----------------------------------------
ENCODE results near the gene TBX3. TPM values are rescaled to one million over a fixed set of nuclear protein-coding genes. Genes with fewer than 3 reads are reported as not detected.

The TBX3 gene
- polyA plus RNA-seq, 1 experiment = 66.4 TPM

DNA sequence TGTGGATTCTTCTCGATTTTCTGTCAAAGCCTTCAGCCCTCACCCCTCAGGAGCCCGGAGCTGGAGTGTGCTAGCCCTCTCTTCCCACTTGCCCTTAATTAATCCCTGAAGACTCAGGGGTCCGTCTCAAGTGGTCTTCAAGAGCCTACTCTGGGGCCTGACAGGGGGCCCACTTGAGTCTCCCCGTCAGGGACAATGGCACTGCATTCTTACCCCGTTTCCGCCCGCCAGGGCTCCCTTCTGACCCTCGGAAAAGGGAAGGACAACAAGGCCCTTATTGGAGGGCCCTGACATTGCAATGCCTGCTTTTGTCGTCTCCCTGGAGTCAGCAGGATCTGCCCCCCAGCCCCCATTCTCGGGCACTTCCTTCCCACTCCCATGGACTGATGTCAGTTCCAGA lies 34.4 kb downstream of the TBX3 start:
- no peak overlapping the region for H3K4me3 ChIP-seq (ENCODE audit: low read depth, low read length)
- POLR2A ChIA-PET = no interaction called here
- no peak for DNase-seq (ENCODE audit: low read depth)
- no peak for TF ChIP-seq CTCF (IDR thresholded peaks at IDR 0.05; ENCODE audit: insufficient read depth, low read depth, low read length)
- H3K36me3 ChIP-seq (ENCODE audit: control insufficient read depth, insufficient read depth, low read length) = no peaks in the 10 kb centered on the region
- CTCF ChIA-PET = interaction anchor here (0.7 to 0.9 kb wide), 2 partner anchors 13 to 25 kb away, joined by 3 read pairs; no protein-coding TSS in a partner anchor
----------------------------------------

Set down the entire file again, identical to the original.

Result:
ENCODE results near the gene TBX3. TPM values are rescaled to one million over a fixed set of nuclear protein-coding genes. Genes with fewer than 3 reads are reported as not detected.

The TBX3 gene
- polyA plus RNA-seq, 1 experiment = 66.4 TPM

DNA sequence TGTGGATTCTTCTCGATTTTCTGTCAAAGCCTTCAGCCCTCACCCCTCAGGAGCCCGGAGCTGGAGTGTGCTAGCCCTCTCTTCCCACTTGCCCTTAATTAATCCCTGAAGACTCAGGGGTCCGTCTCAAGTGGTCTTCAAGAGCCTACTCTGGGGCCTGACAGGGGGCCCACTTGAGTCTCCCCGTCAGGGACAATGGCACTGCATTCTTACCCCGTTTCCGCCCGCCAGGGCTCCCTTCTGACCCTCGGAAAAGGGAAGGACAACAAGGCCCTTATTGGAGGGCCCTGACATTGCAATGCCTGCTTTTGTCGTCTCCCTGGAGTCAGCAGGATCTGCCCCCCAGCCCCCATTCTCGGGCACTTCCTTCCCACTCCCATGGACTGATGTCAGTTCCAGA lies 34.4 kb downstream of the TBX3 start:
- no peak overlapping the region for H3K4me3 ChIP-seq (ENCODE audit: low read depth, low read length)
- POLR2A ChIA-PET = no interaction called here
- no peak for DNase-seq (ENCODE audit: low read depth)
- no peak for TF ChIP-seq CTCF (IDR thresholded peaks at IDR 0.05; ENCODE audit: insufficient read depth, low read depth, low read length)
- H3K36me3 ChIP-seq (ENCODE audit: control insufficient read depth, insufficient read depth, low read length) = no peaks in the 10 kb centered on the region
- CTCF ChIA-PET = interaction anchor here (0.7 to 0.9 kb wide), 2 partner anchors 13 to 25 kb away, joined by 3 read pairs; no protein-coding TSS in a partner anchor